â— Given that shareholders in any company rank behind its lenders, HMRC’s general approach (which is supported by Charity Commission guidance on charities generally) is that HEIs should look to lend money to a subsidiary rather than invest by way of equity. A loan of this kind would need to be charged at a proper rate of interest and include clear repayment terms. HMRC’s guidance also suggests that any loan should be secured, although taking security may obviously have no real value in the context of a start-up company which may have few fixed or other assets.
â— The repayment of a loan by a subsidiary is not always straightforward from a tax perspective. This is because, while the payment of interest is a tax deductible item for the purposes of calculating taxable profits, repayment of the capital of a loan is not tax deductible and must be paid out of the trading subsidiary’s retained taxed profits.
â— HMRC and the Charity Commission do acknowledge that there may be circumstances in which equity investment is to be preferred, particularly where investing in a trading subsidiary by way of a loan may have the effect of making it potentially insolvent.
â— HEIs should be aware of the guidance published by the Institute of Chartered Accountants in England and Wales in relation to donations made by a subsidiary to its parent charity. The guidance highlights the issue that can arise in some cases where the amount of taxable profits being donated by the subsidiary to its parent, in order to eliminate a liability for corporation tax, exceeds the amounts that are available for distribution for company law purposes. This is often because certain expenses are disallowable for tax purposes, but are allowable for accounting purposes.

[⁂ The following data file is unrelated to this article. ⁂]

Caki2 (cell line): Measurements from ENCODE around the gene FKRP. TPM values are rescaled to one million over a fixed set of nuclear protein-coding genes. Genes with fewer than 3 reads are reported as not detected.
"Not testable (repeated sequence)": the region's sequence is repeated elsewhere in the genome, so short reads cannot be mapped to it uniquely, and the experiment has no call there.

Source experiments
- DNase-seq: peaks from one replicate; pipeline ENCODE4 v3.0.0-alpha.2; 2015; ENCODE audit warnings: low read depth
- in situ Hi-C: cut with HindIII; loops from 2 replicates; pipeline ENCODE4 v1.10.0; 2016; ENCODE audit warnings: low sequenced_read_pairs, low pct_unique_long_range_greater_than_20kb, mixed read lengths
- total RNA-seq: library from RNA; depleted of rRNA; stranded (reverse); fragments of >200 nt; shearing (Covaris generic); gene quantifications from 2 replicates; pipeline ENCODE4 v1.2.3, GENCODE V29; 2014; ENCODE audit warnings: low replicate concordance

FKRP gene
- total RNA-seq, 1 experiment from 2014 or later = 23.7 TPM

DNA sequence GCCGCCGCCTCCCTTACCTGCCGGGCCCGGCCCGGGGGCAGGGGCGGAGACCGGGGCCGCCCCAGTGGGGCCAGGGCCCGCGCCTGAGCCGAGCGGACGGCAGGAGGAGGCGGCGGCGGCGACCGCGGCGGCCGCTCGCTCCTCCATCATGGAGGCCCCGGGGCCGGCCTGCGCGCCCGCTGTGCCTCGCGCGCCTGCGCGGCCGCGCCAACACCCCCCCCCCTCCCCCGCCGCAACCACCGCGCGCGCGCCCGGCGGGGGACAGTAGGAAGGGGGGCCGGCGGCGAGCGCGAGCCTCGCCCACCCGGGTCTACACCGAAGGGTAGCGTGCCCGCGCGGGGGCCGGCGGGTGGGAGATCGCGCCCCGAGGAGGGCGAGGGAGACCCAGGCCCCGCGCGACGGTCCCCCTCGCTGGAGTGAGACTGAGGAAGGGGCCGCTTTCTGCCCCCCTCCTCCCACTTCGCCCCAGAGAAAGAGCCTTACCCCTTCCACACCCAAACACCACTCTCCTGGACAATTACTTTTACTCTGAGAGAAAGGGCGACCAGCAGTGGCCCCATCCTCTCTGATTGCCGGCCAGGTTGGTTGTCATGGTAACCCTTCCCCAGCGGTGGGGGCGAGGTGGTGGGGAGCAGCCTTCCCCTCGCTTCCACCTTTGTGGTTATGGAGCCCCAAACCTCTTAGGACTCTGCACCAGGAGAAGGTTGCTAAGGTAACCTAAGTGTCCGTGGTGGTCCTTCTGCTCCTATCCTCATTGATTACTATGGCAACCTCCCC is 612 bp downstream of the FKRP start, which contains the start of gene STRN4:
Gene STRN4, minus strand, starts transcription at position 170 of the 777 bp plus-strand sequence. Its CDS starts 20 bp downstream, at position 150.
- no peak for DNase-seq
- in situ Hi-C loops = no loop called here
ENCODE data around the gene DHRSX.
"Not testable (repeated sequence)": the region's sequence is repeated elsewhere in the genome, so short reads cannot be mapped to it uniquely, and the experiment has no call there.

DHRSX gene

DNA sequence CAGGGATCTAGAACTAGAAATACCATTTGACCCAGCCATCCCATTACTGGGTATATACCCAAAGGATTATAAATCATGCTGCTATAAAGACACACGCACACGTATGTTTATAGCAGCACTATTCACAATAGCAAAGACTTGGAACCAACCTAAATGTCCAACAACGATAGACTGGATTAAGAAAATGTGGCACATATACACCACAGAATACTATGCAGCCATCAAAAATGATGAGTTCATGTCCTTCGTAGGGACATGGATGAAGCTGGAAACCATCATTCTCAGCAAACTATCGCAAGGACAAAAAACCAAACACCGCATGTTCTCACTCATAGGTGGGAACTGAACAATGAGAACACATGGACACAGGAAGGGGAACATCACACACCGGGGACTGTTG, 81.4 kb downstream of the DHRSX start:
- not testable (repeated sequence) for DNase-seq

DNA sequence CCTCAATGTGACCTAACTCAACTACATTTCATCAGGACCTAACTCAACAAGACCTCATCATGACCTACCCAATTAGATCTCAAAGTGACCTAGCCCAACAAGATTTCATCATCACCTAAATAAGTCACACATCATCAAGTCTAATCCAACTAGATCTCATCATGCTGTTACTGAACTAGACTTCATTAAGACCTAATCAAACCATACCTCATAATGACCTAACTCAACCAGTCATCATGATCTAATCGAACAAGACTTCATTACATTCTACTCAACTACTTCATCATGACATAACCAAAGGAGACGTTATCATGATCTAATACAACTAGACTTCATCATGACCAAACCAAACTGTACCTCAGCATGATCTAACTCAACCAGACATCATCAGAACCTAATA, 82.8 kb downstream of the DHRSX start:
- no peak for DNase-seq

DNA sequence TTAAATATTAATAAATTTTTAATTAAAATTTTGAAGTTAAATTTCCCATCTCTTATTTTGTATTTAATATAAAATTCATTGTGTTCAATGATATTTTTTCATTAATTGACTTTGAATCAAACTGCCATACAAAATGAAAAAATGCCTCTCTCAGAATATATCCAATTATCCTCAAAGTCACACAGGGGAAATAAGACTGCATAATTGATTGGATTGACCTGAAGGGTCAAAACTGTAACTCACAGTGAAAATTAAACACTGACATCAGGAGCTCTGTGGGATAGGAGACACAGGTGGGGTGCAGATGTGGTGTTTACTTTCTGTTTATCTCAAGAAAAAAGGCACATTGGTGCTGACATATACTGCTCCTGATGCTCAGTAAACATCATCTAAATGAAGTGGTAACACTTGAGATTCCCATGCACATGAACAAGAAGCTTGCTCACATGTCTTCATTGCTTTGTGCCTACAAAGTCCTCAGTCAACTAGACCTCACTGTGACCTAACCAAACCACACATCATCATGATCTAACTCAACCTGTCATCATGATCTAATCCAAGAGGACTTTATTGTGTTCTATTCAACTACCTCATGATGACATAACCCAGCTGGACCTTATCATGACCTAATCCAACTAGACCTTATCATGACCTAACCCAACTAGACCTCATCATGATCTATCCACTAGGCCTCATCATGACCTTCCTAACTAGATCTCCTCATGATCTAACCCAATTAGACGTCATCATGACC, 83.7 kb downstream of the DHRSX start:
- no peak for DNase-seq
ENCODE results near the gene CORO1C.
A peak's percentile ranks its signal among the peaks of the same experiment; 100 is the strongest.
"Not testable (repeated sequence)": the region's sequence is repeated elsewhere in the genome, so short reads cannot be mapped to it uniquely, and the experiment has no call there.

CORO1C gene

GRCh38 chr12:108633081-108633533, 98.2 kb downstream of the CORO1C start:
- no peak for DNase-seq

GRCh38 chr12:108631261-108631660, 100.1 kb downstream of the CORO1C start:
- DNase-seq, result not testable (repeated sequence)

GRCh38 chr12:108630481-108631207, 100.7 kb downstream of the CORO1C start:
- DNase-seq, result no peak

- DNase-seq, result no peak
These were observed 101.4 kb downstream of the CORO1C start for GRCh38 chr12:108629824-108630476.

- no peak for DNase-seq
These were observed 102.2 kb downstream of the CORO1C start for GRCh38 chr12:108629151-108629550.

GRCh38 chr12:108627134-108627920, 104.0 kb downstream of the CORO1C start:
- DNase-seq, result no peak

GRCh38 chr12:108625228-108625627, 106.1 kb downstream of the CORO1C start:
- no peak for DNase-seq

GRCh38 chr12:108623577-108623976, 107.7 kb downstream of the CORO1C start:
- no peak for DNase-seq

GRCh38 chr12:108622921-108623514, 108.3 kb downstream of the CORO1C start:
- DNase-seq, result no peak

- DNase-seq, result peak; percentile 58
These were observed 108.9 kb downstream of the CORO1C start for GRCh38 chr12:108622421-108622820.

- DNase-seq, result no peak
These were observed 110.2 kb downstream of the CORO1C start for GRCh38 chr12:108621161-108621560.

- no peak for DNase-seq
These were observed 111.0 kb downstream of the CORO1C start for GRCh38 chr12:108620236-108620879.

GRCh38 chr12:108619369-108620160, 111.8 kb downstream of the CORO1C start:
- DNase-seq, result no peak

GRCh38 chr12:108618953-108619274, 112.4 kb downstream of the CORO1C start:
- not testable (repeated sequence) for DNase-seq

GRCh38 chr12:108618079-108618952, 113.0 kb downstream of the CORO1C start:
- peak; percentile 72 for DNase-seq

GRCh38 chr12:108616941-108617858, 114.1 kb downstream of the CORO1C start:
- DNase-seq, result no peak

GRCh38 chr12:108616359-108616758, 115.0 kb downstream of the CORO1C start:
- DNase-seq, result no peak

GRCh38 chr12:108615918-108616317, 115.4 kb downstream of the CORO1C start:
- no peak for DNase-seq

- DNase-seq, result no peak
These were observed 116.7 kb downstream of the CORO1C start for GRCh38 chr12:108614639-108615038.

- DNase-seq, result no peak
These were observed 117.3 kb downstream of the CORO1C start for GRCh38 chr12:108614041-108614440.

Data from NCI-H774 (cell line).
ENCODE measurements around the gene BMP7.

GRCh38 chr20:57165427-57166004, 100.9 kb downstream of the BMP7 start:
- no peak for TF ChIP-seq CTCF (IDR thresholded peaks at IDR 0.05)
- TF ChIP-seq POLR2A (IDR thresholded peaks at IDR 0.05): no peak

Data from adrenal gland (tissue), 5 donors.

â— Such donations are potentially unlawful under the Companies Act 2006 and can create an obligation on the parent HEI to repay the donations received. An unlawful distribution of this kind may also create negative reserves in the subsidiary, which will prevent it from making lawful (and tax efficient) distributions to the parent, with a potential impact on the way in which its financial standing is perceived by suppliers and others.
â— There are some options in terms of rectifying the position, but these will, themselves, have potential implications in respect of both charity law and tax. While the Charity Commission has already revised its guidance in the light of the ICAEW guidance, HMRC are understood to still be considering the position. Further guidance is expected from them in due course.
â— There are a range of other issues that an HEI will need to consider in establishing a relationship with a subsidiary. Apart from its governance arrangements, a subsidiary will often rely on the provision of services by the HEI, eg back office support or the services of the HEI’s employees. From the HEI’s perspective, the key point is that such arrangements are made on an arm’s length basis and that the HEI does not subsidise the cost of the subsidiary’s operations or receive payments for its services, which are in excess of the cost of providing them (potentially generating a taxable profit for the HEI itself).
â— Subsidiary companies are an important part of the day-to-day operations of many HEIs. They can be very beneficial arrangements, but care needs to be taken in the way they are set up and managed. Regular reviews of how subsidiaries are operating should be part of an HEI’s risk review processes.
Con Alexander (left) and Emma-Jane Burnell are both partners at leading education law firm Veale Wasbrough Vizards. Con can be contacted on 0117 314 5214 or at firstname.lastname@example.org. Emma-Jane can be contacted on 0117 314 5465 or at email@example.com.